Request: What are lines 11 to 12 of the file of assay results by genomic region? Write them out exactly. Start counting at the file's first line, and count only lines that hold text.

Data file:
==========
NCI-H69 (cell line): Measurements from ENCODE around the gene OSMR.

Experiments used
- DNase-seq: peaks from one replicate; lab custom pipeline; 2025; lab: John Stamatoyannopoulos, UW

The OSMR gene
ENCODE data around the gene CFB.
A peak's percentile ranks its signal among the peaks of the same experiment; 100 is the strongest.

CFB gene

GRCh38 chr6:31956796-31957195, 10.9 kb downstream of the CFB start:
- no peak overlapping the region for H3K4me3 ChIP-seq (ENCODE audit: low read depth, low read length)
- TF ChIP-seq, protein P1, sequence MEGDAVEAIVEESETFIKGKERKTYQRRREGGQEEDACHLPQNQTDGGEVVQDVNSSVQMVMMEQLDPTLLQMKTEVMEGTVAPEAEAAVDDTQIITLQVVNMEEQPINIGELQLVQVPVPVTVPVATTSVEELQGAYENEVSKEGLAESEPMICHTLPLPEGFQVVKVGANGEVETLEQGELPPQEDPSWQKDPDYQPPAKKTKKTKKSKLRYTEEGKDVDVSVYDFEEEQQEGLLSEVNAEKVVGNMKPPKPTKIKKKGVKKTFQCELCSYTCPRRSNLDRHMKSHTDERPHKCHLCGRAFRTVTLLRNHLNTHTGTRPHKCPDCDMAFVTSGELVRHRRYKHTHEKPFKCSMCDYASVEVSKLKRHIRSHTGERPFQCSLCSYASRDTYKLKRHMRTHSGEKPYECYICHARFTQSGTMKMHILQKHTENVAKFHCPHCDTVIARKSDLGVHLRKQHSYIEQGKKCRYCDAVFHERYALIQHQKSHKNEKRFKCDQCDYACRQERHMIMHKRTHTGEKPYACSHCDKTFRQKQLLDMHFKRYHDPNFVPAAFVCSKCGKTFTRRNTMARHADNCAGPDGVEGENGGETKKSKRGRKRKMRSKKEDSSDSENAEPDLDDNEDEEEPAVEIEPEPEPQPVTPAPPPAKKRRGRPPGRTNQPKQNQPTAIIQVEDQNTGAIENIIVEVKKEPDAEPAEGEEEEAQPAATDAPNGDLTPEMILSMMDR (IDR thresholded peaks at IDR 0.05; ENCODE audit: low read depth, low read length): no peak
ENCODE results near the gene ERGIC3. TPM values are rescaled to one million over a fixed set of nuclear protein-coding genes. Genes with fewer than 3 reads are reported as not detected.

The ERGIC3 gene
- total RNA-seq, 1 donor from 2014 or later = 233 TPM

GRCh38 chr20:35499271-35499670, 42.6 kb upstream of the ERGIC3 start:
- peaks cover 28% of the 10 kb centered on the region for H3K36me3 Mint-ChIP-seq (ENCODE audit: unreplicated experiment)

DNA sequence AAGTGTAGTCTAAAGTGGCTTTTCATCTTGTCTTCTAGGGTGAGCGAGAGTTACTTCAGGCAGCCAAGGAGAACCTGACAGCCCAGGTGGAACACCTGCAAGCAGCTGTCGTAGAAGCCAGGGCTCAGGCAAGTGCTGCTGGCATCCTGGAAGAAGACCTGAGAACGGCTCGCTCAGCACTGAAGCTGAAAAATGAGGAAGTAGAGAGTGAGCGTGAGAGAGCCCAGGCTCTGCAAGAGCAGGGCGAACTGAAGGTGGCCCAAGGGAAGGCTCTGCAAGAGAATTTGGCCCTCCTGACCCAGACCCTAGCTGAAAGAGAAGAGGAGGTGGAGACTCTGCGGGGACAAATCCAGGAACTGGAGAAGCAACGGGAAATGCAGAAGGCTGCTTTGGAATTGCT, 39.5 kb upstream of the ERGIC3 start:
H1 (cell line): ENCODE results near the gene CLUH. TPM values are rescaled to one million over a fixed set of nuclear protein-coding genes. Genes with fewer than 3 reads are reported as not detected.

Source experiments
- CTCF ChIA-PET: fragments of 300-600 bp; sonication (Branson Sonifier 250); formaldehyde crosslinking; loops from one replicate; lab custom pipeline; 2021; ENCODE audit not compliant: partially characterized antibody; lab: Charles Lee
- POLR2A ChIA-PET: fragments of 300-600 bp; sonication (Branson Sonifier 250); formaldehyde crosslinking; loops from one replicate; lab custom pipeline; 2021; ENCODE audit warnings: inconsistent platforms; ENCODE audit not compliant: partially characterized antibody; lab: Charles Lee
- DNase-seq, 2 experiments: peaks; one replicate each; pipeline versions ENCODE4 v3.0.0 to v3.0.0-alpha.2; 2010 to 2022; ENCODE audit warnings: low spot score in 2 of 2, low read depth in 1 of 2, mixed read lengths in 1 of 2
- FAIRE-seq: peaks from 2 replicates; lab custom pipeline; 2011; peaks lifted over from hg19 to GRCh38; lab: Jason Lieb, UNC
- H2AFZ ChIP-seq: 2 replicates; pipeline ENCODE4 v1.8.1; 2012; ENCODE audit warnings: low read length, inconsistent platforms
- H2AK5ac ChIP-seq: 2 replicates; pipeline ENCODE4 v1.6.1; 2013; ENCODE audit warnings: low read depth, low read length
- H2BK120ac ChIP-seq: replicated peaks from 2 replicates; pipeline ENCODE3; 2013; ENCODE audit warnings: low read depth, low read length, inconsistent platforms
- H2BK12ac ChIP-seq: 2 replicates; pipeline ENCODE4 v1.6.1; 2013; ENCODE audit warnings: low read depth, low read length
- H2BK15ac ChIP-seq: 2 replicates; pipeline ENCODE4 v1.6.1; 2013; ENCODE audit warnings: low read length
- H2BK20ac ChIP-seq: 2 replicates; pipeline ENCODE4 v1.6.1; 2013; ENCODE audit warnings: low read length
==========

ENCODE results near the gene ERGIC3. TPM values are rescaled to one million over a fixed set of nuclear protein-coding genes. Genes with fewer than 3 reads are reported as not detected.

The ERGIC3 gene